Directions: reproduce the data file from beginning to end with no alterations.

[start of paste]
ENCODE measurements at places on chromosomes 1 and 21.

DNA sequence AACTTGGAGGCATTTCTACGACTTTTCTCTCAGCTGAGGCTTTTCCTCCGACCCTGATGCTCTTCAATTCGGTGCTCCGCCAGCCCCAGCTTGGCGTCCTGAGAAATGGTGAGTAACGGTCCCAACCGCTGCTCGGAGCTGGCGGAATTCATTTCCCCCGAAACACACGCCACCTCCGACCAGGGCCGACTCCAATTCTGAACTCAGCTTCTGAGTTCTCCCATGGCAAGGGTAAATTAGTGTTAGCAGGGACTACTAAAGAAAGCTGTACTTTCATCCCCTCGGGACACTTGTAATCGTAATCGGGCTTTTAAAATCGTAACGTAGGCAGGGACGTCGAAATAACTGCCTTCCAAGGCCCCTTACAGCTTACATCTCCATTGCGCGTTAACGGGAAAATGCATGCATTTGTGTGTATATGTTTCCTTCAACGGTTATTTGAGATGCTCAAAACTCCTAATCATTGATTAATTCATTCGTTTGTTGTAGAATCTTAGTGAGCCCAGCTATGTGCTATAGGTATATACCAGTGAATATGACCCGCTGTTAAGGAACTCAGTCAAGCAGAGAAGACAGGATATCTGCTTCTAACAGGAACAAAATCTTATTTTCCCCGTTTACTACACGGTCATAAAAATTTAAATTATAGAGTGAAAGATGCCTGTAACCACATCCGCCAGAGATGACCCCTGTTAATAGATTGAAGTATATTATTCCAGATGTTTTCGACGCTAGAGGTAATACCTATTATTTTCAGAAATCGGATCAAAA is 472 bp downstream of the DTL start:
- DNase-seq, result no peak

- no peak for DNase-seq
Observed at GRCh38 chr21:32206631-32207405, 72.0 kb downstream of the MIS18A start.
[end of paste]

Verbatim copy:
ENCODE measurements at places on chromosomes 1 and 21.

DNA sequence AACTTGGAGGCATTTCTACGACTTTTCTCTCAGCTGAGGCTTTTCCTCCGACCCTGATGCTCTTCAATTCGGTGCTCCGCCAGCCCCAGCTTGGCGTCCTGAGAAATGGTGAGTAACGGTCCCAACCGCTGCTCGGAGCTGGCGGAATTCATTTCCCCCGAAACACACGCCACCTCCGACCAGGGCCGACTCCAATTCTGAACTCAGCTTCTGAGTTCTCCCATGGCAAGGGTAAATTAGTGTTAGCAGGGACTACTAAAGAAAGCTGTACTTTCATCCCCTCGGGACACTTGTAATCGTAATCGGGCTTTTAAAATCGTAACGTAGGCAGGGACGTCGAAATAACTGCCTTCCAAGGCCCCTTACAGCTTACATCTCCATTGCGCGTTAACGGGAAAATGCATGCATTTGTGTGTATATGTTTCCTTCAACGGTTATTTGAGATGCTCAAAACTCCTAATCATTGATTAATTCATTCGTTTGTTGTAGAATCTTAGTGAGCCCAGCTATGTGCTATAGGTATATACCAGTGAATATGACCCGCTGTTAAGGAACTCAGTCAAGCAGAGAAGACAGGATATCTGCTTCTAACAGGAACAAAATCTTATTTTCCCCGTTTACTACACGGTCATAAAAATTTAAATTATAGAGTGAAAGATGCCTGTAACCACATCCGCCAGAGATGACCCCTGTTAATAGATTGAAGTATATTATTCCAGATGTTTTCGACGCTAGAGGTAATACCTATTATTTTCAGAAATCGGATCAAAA is 472 bp downstream of the DTL start:
- DNase-seq, result no peak

- no peak for DNase-seq
Observed at GRCh38 chr21:32206631-32207405, 72.0 kb downstream of the MIS18A start.